There were plenty of robots in Super Bowl ads this year, with everyone from Sprint to TurboTax and Michelob Ultra featuring them as characters in their spots. But, as The 3% Conference tweeted, “Robots DO NOT count as diversity.” A multitude of spots lacked diversity this year, and The 3% Conference called them out during the game on Twitter. Audi’s 60-second ad featured what 3% Percent Conference called a “token black woman” who only gave a few lines of dialogue. SimpliSafe’s ad had a lot of men and one nagging wife, Pringles left out women and both Sprint and Expensify used women as eye candy. Brands that did hit the right note when it came to diversity, included Bumble’s ad featuring Serena Williams and Olay.
— CreativeCircusReferees (@CircusReferees) February 4, 2019
Maroon 5 got people singing at the Pepsi Halftime show, but when frontman Adam Levine took off his shirt towards the end showing his nipples, people were quick to call out the hypocrisy compared to 2004’s Janet Jackson controversy with Justin Timberlake. While Timberlake was invited back to perform the Halftime show again, Jackson never was. Ahead of the game, people were celebrating what has become known as #JanetJacksonAppreciationDay for the second year in a row.
Sexism is Adam Levine taking off his shirt on national television and not having to worry whether he’s going to get blacklisted.
— Janan (@jananamirah) February 4, 2019
It was the first Super Bowl ever to not see a touchdown in the first three quarters. It wasn’t until the fourth quarter that the Patriots took the lead and put some space between them and the Rams. On social, brands pointed out the mediocrity:
— SNICKERS® (@SNICKERS) February 4, 2019
Mint Mobile was one of four telecom carriers that aired ads during the Super Bowl, and managed to stand out, but for all the wrong reasons. Viewers were disgusted with Mint Mobile’s first-ever 30-second Super Bowl ad. The ad, which was created in-house, is called “Chunky Style Milk,” and showed just that. In the spot, a family gulps down chunky style milk after a Mint Mobile cartoon fox said it’s not right. According to Brandwatch data, Mint Mobile received 1,400 social mentions on Twitter since the beginning of the Super Bowl, and 65 percent of mentions held negative sentiment, with people saying they were disgusted at the thought and site of people drinking chunky milk.
‘Content and commerce are converging’: Kroger Precision Marketing svp Cara Pratt on evolution of retail media, new offering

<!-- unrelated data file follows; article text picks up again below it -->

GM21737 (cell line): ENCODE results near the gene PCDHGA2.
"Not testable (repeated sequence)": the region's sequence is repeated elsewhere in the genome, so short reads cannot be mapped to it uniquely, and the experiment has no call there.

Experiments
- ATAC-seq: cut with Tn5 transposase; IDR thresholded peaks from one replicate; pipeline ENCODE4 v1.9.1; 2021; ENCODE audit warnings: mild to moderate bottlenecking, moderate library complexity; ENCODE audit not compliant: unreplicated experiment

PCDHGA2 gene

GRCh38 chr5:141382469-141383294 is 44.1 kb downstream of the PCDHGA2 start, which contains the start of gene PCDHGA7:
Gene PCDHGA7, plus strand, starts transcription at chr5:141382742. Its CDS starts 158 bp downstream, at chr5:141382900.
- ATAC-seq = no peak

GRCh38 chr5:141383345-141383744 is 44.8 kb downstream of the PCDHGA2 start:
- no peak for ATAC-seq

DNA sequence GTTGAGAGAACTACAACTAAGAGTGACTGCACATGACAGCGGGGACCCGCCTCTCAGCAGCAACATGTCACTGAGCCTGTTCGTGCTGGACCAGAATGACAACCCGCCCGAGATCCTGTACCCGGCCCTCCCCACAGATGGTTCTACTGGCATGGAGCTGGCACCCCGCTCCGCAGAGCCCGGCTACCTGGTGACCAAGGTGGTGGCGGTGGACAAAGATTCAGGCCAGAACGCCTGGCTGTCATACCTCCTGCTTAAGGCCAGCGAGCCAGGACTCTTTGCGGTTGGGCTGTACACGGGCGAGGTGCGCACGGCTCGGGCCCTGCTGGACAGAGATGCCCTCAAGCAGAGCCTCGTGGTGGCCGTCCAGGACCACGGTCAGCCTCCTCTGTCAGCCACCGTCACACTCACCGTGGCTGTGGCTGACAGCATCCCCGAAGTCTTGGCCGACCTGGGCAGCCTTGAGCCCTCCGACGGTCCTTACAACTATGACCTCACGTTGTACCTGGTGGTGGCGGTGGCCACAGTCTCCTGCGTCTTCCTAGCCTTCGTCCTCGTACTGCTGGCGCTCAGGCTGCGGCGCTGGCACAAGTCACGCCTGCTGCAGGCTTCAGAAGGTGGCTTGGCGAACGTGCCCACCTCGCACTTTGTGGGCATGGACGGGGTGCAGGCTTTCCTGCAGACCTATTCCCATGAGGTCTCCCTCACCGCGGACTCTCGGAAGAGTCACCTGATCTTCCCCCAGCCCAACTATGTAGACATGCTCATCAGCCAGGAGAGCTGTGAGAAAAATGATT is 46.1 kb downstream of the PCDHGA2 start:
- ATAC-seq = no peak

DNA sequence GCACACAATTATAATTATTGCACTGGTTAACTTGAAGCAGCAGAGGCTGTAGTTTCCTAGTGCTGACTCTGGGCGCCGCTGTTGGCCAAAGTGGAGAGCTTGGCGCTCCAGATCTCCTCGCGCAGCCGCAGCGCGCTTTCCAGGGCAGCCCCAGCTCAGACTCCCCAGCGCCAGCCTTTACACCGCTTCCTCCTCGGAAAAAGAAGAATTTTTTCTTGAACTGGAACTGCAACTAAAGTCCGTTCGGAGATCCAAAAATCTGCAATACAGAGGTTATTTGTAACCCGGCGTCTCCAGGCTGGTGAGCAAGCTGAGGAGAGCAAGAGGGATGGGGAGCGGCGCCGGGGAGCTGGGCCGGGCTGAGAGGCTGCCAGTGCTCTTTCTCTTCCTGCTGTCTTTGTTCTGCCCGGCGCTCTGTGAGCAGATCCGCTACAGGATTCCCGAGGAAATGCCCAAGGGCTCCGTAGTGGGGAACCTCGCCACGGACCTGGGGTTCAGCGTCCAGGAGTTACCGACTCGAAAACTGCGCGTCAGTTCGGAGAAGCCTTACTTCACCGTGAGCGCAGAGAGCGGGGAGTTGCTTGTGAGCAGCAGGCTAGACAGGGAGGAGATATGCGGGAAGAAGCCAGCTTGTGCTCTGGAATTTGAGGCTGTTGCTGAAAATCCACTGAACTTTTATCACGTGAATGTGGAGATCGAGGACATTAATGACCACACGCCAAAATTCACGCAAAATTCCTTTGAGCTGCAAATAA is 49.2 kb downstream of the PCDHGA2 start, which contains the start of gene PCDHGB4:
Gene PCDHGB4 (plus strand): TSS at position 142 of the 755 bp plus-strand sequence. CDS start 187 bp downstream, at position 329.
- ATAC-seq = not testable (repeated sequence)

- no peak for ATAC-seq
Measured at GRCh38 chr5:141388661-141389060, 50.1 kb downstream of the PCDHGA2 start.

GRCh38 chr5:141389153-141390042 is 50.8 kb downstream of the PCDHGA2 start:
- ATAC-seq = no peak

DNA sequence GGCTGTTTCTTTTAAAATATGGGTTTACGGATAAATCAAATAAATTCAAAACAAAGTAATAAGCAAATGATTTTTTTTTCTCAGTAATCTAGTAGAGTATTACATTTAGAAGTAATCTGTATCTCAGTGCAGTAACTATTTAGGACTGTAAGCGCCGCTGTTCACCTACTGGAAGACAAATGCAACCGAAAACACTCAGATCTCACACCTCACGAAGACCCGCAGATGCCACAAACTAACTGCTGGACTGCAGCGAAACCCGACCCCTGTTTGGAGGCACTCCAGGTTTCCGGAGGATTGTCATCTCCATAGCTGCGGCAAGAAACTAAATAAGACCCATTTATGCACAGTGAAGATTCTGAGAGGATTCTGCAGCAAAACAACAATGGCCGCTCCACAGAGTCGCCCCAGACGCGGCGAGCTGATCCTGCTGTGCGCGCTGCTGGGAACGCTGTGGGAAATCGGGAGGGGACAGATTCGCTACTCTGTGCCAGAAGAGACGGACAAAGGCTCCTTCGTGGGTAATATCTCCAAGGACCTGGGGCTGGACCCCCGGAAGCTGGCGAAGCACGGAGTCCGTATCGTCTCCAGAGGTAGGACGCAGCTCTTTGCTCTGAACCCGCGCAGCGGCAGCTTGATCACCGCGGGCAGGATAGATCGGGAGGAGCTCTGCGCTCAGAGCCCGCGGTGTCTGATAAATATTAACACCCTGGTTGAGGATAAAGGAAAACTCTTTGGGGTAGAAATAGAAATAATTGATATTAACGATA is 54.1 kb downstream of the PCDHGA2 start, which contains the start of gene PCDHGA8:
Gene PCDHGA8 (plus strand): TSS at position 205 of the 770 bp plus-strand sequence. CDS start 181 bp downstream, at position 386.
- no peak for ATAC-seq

More and more companies are getting into the retail media space. As competition heats up, a Kroger executive talks about the grocer's latest attempt to stay ahead of the curve.
‘I’m embracing the discomfort’: Fashion brand execs share how their office style has transformed
For some — particularly those that get personal fulfillment from their style — the return to the office is, indeed, a good reason to go all out.
Marketers are going beyond the individual and using personality to sell at Advertising Week
During day four of Advertising Week, marketers looked to go deeper with their audience by showing a softer side of the celebrities and creators they work with.
SponsoredHow advertisers are navigating advanced TV and premium video convergence
Nicole Schumacher, vice president of product marketing, Xandr Advertisers have a number of priorities and considerations as premium video content for viewers evolves. Media types are converging as audience behaviors diverge, adding nuance and complexity to each phase of campaign workflows. It’s the age of innovation for all types of video advertising, including convergence — […]
‘It’s crucial to fighting pay gaps’: How tech companies are leading the way in salary transparency
A growing cohort of progressive tech companies are offering salary transparency policies, which help tackle the gender pay gap.
‘It’s back to a talent market again’: Advertising and marketing execs navigate the future of work at Advertising Week
After a tumultuous 19 months, the future of work is changing. At this year's Advertising Week, executives across the industry sound off on navigating what comes next.